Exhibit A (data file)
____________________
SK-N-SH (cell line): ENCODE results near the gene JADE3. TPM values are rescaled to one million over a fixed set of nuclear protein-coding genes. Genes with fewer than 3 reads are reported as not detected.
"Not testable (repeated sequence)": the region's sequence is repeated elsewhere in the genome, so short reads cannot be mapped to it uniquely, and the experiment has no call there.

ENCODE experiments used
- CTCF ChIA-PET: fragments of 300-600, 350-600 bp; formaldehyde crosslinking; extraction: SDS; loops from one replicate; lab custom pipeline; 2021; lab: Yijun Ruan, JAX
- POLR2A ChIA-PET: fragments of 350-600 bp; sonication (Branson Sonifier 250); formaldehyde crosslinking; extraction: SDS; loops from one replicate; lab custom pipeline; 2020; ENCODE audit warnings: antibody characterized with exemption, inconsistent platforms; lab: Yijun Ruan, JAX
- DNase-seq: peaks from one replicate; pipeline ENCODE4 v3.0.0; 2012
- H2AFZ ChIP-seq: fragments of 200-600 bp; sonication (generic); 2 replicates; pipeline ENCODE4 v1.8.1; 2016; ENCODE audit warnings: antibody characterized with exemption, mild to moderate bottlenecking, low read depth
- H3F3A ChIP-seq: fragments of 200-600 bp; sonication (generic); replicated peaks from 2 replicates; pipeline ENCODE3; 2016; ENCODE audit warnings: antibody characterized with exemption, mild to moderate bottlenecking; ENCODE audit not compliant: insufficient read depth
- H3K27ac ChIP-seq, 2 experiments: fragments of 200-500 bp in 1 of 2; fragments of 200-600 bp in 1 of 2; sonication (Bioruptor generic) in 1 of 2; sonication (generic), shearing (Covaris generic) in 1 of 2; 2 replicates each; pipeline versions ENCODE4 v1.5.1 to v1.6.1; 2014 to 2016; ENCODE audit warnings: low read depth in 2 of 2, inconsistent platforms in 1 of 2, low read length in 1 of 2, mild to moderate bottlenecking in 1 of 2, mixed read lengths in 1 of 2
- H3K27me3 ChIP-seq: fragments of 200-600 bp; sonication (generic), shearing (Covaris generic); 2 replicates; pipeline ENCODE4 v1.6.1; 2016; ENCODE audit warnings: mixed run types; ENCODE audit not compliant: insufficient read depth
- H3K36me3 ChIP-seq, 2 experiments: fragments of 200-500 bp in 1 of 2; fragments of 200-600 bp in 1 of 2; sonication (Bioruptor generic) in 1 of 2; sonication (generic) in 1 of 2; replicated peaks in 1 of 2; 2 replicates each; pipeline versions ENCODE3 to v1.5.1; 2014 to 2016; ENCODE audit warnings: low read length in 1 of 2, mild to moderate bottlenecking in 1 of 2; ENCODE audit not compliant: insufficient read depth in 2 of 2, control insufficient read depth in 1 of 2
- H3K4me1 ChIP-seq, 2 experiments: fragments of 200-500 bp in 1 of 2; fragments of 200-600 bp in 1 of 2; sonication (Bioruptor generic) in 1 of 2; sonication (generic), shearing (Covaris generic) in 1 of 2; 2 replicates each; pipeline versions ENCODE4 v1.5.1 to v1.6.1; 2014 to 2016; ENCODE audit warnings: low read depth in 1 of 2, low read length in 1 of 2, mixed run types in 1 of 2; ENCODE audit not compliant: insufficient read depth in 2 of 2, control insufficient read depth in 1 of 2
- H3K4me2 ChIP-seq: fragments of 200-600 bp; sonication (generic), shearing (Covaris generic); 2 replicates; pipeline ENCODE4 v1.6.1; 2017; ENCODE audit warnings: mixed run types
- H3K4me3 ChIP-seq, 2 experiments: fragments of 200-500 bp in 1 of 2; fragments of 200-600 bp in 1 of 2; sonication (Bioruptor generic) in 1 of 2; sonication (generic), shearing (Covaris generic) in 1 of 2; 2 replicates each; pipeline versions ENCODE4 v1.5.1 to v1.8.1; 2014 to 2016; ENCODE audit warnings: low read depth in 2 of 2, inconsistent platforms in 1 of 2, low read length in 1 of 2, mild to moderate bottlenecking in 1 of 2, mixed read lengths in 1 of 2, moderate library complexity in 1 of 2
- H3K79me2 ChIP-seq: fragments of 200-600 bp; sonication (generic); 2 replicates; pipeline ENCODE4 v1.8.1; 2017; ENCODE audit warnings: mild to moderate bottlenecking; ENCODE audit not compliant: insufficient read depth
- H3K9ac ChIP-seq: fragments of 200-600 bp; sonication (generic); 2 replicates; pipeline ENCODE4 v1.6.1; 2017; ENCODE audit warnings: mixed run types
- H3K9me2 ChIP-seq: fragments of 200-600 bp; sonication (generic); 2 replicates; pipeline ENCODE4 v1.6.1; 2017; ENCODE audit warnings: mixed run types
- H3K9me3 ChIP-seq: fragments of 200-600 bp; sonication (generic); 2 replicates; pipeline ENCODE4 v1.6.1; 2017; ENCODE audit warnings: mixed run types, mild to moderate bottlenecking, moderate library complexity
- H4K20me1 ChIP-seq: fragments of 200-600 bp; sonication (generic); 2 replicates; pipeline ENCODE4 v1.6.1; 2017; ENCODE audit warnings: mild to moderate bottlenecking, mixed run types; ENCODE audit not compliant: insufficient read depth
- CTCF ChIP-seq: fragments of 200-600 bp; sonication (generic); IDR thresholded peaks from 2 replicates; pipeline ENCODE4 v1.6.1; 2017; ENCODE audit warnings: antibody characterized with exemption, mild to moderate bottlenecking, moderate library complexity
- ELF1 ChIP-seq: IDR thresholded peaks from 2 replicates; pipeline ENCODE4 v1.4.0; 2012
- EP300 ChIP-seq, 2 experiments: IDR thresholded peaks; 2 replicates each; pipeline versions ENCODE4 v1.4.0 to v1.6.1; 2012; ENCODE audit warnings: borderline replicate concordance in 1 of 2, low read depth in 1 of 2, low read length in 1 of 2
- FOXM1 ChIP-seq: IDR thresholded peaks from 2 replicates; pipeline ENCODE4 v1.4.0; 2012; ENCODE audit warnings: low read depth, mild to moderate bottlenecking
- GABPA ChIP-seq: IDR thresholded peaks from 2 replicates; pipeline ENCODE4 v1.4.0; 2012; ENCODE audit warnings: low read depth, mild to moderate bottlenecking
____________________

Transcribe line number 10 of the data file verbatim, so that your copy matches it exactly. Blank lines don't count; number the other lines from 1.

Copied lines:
- H3K27me3 ChIP-seq: fragments of 200-600 bp; sonication (generic), shearing (Covaris generic); 2 replicates; pipeline ENCODE4 v1.6.1; 2016; ENCODE audit warnings: mixed run types; ENCODE audit not compliant: insufficient read depth